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Kwasny v. Stewart

United States District Court, E.D. Michigan, Southern Division

October 25, 2016

BETSY KWASNY, Petitioner,
v.
ANTHONY STEWART, Respondent.

          OPINION AND ORDER REQUIRING PETITIONER TO CLARIFY THE ISSUES BEING RAISED AND THE CONVICTIONS BEING CHALLENGED IN THE HABEAS PETITION AND GRANTING RESPONDENT AN EXTENSION OF TIME TO FILE A SUPPLEMENTAL ANSWER TO THE PETITION FOR WRIT OF HABEAS CORPUS AND ANY ADDITIONAL RULE 5 MATERIALS

          HORABLE GEORGE CARAM STEEH JUDGE

         Betsy Kwasny, (“petitioner”), presently confined at the Huron Valley Women's Complex in Ypsilanti, Michigan, seeks the issuance of a writ of habeas corpus pursuant to 28 U.S.C. § 2254. Petitioner was convicted by a jury in June, 2011 in the Berrien County Circuit Court of uttering and publishing, three counts of possessing or using a financial transaction device without consent, and drawing a check on a bank without a bank account. Petitioner was separately convicted by a jury in the Berrien County Circuit Court in February, 2012 of subornation of perjury. Petitioner's two convictions were consolidated on appeal and affirmed, although the case was remanded for a new order of restitution. People v. Kwasny, Nos. 306784, 309924, 2013 WL 5857632 (Mich. Ct. App. Oct. 31, 2013), judgment vacated in part, appeal denied in part, 497 Mich. 908, 856 N.W.2d 70 (2014).

         Petitioner filed a petition for writ of habeas corpus on or about October 1, 2015. Within her habeas application, petitioner filed two form petitions, one challenging her uttering and publishing, financial transaction device, and closed account check convictions, and one challenging her perjury conviction. Petitioner also attached to her lengthy petition her appellate court briefs challenging both convictions and numerous other pleadings with respect to both convictions. Petitioner, however, did not move to consolidate both of her convictions into one habeas petition.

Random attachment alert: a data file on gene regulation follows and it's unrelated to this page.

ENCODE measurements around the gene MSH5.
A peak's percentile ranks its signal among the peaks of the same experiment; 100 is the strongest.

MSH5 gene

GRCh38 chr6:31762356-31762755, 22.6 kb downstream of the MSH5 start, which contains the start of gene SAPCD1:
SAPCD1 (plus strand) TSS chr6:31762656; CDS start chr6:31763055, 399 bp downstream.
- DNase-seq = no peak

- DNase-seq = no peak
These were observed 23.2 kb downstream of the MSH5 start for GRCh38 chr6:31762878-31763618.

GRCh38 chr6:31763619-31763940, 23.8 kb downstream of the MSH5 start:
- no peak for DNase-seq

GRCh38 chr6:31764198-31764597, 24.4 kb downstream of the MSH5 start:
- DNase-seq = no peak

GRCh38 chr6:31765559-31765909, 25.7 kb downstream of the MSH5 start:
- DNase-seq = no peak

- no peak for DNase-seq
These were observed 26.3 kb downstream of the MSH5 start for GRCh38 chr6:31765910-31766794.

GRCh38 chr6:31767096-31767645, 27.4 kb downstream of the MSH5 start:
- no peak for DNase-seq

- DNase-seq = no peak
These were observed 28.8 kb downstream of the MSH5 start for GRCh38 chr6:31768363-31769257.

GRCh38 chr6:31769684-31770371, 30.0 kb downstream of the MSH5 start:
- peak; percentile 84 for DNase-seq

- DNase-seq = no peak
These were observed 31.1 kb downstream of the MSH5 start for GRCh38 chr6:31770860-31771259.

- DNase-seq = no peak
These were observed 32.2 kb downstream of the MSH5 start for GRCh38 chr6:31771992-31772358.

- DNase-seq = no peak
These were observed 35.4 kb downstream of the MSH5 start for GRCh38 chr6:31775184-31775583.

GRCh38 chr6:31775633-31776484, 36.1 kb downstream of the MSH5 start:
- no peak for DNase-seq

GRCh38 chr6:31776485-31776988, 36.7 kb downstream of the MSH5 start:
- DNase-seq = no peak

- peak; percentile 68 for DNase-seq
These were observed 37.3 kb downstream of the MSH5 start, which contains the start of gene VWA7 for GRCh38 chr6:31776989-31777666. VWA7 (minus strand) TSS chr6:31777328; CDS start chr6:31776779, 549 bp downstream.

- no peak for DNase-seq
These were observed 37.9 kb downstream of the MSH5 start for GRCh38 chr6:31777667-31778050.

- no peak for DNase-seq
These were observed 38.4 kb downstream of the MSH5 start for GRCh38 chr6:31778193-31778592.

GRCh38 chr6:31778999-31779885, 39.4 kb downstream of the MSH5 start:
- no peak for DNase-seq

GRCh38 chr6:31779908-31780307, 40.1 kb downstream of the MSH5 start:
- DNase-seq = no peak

On April 8, 2016, respondent filed an answer to the habeas application, but addressed only the issues raised by petitioner in her petition for writ of habeas corpus challenging her 2011 convictions for uttering and publishing, financial transaction device, and closed account check. Respondent did not address any of the claims raised by petitioner in her separate form habeas petition challenging her perjury conviction, perhaps because of confusion over whether petitioner was also challenging this conviction in this habeas application as well.

         A habeas petitioner has the burden to present his or her issues clearly. See United States ex. Rel. Rickard v. Sternes, 149 F.Supp.2d 437, 448 (N.D. Ill. 2001). Where there is confusion about the claims being raised by a pro se habeas petitioner, a district court should order the habeas petitioner to articulate the specific claims that he or she wishes to raise in his or her petition. See Franklin v. Rose, 765 F.2d 82, 85 (6th Cir. 1985). In light of the large number of pleadings that petitioner has filed in this case, it may not be clear to the respondent the issues for which petitioner is seeking habeas relief on and the convictions that she is challenging. An appropriate response to a habeas petition is an answer which responds to each allegation contained in a habeas petition. Chavez v. Morgan, 932 F.Supp. 1152, 1153 (E.D. Wis. 1996). An order of clarification of the issues raised and the convictions being challenged is therefore necessary so this Court and respondent can accurately determine which convictions are being challenged by petitioner and which issues are being raised.